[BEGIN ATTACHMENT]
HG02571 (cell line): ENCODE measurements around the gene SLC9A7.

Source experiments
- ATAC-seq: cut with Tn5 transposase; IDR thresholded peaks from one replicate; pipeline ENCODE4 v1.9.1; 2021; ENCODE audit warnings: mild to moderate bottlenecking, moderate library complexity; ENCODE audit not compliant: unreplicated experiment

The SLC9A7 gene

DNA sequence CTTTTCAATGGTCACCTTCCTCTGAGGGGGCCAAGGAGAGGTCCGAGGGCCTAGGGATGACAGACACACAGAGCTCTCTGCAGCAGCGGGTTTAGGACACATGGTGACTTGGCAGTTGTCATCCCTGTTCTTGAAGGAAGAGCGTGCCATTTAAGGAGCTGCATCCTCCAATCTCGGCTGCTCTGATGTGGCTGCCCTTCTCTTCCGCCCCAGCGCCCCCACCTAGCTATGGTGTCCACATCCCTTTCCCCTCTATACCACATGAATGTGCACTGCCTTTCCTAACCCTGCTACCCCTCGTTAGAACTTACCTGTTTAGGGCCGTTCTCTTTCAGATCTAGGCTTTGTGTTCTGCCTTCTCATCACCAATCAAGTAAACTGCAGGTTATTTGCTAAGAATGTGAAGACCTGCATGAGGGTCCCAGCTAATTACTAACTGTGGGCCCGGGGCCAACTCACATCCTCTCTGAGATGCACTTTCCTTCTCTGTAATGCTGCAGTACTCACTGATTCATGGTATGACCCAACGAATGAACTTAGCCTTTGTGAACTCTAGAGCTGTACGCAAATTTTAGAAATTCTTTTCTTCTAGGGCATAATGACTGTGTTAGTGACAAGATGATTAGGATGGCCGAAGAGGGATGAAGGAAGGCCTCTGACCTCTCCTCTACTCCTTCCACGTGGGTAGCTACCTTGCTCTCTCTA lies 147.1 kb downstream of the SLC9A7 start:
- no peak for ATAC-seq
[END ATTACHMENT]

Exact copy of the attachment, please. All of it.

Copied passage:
HG02571 (cell line): ENCODE measurements around the gene SLC9A7.

Source experiments
- ATAC-seq: cut with Tn5 transposase; IDR thresholded peaks from one replicate; pipeline ENCODE4 v1.9.1; 2021; ENCODE audit warnings: mild to moderate bottlenecking, moderate library complexity; ENCODE audit not compliant: unreplicated experiment

The SLC9A7 gene

DNA sequence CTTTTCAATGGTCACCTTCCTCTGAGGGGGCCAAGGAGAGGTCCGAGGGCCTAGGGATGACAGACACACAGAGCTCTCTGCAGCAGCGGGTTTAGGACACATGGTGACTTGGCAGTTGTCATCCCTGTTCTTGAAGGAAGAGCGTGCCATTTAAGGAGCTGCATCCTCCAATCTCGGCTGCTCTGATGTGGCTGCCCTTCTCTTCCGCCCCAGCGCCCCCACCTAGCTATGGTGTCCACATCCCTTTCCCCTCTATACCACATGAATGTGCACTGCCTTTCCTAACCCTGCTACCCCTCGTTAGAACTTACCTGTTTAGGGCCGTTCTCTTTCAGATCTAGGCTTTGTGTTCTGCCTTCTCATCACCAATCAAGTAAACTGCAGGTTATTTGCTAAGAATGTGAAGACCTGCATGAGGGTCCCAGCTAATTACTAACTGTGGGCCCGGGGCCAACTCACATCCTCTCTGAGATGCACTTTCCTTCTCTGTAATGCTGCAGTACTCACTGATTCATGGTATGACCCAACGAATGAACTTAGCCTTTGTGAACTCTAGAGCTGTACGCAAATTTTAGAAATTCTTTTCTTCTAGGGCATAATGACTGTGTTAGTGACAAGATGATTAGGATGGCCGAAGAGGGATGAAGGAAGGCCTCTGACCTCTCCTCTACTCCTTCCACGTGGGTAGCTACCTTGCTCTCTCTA lies 147.1 kb downstream of the SLC9A7 start:
- no peak for ATAC-seq